FIT4RRI Co-Creation Experiments: Photonics experiment at University of Liverpool

Maxie GottschlingCo-creation experiments, FIT4RRI Project

Liverpool Experiment

FIT4RRI Experiments

FIT4RRI is conducting four co-creation experiments to observe RRI and Open Science in action. Our experiments are an exercise of engaging the quadruple helix actors (university, industry, policy makers, society) into the design and implementation of research projects.

Our intention is to understand how institutions need to change their organisational frameworks to allow better embedment of RRI and provide value to the involved actors.

Each experiment focuses on a different topic, e.g. material science, text and data mining, energy or photometry.

Liverpool Experiment

The main aim of the experiment is to embed RRI principles into current ethics and science education practices, based around a case study on a monitoring system for health and social care applications.

This is being accomplished through working collaboratively with stakeholders to initiate change in policies and the way ethics and science education are viewed and practiced – in institutions, by practitioners, end users and society.

The University of Liverpool case study is an optical monitoring healthcare system that will be placed in the living space of vulnerable people in residential care homes to monitor patterns in behaviour through movement.
The main aim of the monitoring system is to help people to stay safe in their living environments and help care workers to deliver quality care through the prevention of falls and ensure that people are active. The system monitors patterns associated in the long-term deterioration in health.

Background & Interactions

For this experiment the project group worked with internal (i.e. Ph.D. researchers, Director of Ethics) and external (i.e. Liverpool clinical commission group, enterprise manufacturers – provider of health care solutions) stakeholders. A questionnaire has been developed to discover a benchmark for the perceptions and understanding of ethics and science education. Using the FOSTER website a focus group has been put together aimed at discussing the initial findings from the questionnaire. Using the information gathered from the questionnaire and focus group the team conducted semi-structured short interviews with each stakeholder either in person or on the phone. On 15th July 2019, a workshop for stakeholders will take place to learn more about RRI in particular ethics and science education.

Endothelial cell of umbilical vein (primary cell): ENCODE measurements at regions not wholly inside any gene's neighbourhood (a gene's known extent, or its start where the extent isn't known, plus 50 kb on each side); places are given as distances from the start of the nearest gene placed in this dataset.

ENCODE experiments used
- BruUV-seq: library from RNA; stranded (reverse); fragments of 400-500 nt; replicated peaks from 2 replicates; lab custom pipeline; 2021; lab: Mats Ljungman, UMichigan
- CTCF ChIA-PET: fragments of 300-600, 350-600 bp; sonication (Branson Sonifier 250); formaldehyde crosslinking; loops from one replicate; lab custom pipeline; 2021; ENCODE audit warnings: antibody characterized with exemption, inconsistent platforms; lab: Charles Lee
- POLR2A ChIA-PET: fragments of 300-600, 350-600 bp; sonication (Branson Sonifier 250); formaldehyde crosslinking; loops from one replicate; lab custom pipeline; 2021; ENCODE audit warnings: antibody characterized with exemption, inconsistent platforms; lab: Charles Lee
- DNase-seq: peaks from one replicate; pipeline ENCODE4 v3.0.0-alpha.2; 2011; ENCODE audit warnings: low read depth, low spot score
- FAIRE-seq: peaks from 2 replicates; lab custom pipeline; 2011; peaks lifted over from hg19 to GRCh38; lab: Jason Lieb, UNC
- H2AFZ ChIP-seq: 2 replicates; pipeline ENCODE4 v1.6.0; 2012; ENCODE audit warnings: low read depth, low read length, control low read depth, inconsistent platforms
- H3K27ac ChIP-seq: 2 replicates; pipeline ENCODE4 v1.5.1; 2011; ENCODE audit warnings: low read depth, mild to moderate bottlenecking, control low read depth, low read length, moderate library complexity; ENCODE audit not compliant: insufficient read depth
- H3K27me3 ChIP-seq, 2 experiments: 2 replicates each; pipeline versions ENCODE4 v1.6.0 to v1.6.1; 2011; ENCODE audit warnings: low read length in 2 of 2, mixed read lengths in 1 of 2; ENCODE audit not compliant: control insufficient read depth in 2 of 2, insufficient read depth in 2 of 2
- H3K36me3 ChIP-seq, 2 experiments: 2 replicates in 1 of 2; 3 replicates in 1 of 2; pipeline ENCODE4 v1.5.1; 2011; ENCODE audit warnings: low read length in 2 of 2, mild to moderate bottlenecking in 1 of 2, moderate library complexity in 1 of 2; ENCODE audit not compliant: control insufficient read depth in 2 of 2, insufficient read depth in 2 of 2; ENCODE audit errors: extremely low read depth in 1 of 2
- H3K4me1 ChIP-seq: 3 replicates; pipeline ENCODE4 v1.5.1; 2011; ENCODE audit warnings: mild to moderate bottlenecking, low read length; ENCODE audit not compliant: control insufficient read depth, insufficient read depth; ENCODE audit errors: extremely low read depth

In an initial questionaire the stakeholders were asked to answer a selection of questions such as:

  • Ethical and science educational awareness.
  • The level of implementation of ethics and science education in their current role.
  • Motivation to implement ethics and science education.
  • The importance of ethics and science education.

The results for this questionnaire show, that stakeholders perceive ethics to be a long process, that is often only used in the university. However, they see it as needed to protect individuals and society. Furthermore, they perceived science education as confusing and only aimed at other researchers. However, they did highlight that science education is important for society.

After this, a focus group has been asked to discuss 3 questions about

  • Barriers against the diffusion of ethics and science education
  • Their views on policies and guidelines and
  • How to involve society in research.
result of the focus group discussion

Picture 1: Result of the focus group discussion about policies and guidelines

The main points taken from this discussion were:

Regarding barriers against the diffusion of ethics and science education there is firstly a lack of awareness, public trust and acceptance. Secondly, there is no understanding why ethics and science education is needed. Thirdly, the stakeholders identifies a lack of time and money.

As for the policies and guidelines the group saw the need for a clear encouragement towards the display of the motivation for research in the policies. Nevertheless, policies and guidelines should be easy to understand and meet trust expectations.

The answers to the third question about how to involve society in research were that researchers have to go out into the community, publish in open access journals and re-visit participants during and after the research.


The project team hopes that the results of the interviews, focus group and workshop will be taken into account when reviewing the ethics and science communication policy of the University of Liverpool. At the university we have both internal and external policies for ethics and public engagement. For this project we consulted all necessary policies. Both policies are available for the public to access.


By Mary Jane Monaghan, University of Liverpool